Our latest political poll has found the country's mood to be remarkably stable. National has 47.5 per cent of those surveyed, Labour 34 per cent, the Greens 9.1 per cent, NZ First 4.4 per cent, Mana 1.7, Maori 1.3, Act, Conservative and United Future 0.5 each. In all cases the party's support is within one percentage point of where it was in our previous poll two months ago.
Yet those two months have brought National's backdown on school class sizes, the passage of asset sale legislation, embarrassments at the ACC and continuing publicity for problems caused by the sort of gambling that SkyCity casino wants to expand under a deal inspired by the Prime Minister to give Auckland an international convention centre.
Clearly, none of those issues has struck at the heart of the country's confidence in John Key and his Government. He remains the preferred Prime Minister of 63.5 per cent and 49.7 per cent think the Government is moving in the right direction. Again, those figures are within a percentage point of April's poll.
The endorsement of the Government's direction is perhaps the most remarkable since it reflects the state of the economy and the Government's response. A fourth year of sluggish economic activity, aggravated by the euro stalemate, is putting great pressure on governments elsewhere.
The United States economy is the main threat to President Obama's prospect of winning a second term. Opposition to "austerity" has put the Socialist Party in power in France, Britain's Conservatives trail Labour in polls and (relatively) hard times in Australia are contributing to the problems of the Gillard Government.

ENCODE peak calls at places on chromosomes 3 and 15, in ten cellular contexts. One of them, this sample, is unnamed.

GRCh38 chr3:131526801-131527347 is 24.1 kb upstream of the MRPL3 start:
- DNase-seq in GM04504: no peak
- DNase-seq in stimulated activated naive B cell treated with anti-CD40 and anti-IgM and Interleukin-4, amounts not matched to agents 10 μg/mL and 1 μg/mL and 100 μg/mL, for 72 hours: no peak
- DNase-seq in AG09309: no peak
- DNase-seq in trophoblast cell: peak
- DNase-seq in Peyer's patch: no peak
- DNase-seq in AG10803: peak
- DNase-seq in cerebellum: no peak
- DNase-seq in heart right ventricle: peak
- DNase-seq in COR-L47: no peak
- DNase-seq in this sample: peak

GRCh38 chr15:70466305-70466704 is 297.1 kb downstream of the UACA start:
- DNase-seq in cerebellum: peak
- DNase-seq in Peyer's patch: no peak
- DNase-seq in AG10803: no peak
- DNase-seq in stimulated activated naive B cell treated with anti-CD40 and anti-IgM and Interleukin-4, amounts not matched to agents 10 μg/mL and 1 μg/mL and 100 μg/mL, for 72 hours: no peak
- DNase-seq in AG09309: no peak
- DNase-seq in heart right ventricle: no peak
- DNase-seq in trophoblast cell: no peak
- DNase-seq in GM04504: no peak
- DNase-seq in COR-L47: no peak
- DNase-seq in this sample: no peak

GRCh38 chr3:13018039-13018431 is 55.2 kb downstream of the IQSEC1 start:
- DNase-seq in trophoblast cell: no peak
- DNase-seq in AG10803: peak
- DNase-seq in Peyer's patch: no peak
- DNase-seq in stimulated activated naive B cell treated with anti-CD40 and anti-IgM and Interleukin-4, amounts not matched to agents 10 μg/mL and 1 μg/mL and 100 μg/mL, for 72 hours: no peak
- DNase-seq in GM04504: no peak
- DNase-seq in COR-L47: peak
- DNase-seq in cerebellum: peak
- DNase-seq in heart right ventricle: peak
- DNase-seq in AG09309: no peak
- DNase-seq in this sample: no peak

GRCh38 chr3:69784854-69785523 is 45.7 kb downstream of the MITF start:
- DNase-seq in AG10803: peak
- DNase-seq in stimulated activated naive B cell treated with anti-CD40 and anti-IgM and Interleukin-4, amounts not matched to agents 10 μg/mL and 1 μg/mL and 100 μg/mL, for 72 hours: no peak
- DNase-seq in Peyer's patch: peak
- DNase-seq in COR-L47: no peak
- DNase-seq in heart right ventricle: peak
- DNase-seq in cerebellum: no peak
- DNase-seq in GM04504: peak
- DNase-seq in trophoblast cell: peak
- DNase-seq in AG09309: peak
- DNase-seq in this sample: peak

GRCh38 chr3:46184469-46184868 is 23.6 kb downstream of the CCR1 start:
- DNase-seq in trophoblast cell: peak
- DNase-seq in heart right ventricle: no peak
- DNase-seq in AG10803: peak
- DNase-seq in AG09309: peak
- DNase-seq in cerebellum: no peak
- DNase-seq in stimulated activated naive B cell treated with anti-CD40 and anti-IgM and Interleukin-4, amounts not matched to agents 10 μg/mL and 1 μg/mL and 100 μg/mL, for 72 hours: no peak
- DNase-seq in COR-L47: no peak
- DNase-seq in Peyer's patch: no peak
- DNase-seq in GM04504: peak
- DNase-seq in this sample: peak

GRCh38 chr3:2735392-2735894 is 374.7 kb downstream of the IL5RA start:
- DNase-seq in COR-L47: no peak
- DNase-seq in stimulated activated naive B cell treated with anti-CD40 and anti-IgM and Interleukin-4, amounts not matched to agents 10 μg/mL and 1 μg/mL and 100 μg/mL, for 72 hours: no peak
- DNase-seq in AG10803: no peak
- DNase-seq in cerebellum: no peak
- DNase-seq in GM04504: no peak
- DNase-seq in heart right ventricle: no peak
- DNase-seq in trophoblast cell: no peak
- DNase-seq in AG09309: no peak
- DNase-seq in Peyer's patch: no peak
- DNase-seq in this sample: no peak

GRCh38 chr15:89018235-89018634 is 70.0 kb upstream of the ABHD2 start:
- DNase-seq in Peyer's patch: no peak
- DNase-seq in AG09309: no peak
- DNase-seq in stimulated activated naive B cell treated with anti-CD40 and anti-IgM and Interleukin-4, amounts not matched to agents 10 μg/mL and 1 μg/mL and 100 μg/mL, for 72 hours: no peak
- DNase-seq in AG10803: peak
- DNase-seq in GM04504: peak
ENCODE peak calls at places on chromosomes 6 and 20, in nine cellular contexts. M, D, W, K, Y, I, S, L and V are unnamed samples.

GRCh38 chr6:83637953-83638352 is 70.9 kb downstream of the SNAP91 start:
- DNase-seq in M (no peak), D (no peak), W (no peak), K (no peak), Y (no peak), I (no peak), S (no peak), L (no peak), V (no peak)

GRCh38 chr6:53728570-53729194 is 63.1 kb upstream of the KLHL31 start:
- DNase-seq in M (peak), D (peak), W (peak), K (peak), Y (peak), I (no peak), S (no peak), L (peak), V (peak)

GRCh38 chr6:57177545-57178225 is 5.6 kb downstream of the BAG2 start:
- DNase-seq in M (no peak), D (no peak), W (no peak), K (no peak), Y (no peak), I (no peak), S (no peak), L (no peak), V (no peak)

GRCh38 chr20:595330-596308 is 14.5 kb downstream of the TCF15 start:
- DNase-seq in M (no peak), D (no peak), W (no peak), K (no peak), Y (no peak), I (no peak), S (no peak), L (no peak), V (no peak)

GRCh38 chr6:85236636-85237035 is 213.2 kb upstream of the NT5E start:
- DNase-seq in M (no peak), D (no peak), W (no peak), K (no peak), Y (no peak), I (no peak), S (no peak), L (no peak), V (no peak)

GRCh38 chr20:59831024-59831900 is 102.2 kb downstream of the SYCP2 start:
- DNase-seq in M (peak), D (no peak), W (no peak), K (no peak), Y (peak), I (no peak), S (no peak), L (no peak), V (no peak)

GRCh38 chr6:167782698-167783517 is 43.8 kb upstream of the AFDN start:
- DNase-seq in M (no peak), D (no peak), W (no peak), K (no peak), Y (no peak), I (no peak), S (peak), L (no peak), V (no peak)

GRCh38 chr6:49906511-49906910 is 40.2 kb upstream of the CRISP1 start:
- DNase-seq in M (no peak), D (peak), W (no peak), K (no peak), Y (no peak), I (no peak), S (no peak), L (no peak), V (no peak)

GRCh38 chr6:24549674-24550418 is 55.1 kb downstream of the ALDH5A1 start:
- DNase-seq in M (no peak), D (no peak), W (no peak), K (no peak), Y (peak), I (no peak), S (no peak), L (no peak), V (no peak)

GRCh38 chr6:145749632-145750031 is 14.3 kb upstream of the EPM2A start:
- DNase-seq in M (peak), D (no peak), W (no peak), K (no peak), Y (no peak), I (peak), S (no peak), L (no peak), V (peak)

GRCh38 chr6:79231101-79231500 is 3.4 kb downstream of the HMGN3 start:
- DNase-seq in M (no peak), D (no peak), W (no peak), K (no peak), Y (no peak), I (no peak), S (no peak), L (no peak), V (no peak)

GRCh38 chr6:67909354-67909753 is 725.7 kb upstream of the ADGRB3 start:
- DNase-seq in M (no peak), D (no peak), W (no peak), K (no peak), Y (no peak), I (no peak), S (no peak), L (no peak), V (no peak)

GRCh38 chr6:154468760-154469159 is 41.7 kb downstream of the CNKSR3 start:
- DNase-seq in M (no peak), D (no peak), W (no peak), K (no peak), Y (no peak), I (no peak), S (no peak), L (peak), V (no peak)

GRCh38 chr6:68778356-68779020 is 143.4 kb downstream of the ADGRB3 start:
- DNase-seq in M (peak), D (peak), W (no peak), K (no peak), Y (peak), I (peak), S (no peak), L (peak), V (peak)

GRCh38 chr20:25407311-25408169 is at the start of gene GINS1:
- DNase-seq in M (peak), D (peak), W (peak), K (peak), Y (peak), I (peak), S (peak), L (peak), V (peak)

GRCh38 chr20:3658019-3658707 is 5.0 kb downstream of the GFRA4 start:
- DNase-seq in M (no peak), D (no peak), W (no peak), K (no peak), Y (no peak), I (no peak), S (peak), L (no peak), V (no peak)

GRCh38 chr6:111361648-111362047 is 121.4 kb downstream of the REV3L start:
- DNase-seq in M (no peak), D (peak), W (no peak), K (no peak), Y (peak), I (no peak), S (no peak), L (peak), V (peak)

New Zealanders are no less aware of the eurozone debt crisis and its possible consequences for their economy. More than three-quarters of the latest DigiPoll survey sample said they were somewhat worried (64.4 per cent) or very worried (15.7 per cent). Yet they endorse, by a five-point margin, a direction Opposition parties call austere.
It is a programme that aims to contain the public sector's growth until the Budget returns to balance, which could be in 2015 if nothing worse happens to the world economy before then. But the Government is doing nothing to force the pace, neither cutting expenses now or stimulating activity with new public projects. It is placing its hopes on an export-led recovery, and may get one if 1.1 per cent growth in the first three months of the year was sustained in the second quarter just ended.
The first quarter's growth was mainly in farm production stimulated by an unusually wet summer. It has been followed by a severely cold autumn, which makes the latest poll even more surprising. Dismal wintry weather is not usually good for the political mood. All things considered, the Government has come through its hardest six months in surprisingly good shape.
It has got its most unpopular policy - asset sales - through Parliament and still has 18 months to get the share issues organised before the beginning of the next election year. National is looking every bit as stable as the last Labour Government at a similar stage and looks capable of lasting as long.
A second three-term government would be good for the country, restoring the stability and continuity the nation enjoyed before the political upheaval accompanying rapid economic reform. No country can endure for too long the stress and resentment New Zealand suffered in the last quarter of the 20th century.
If Helen Clark did nothing else, she restored the country's trust in its government and John Key has been careful to maintain it. Long may it last.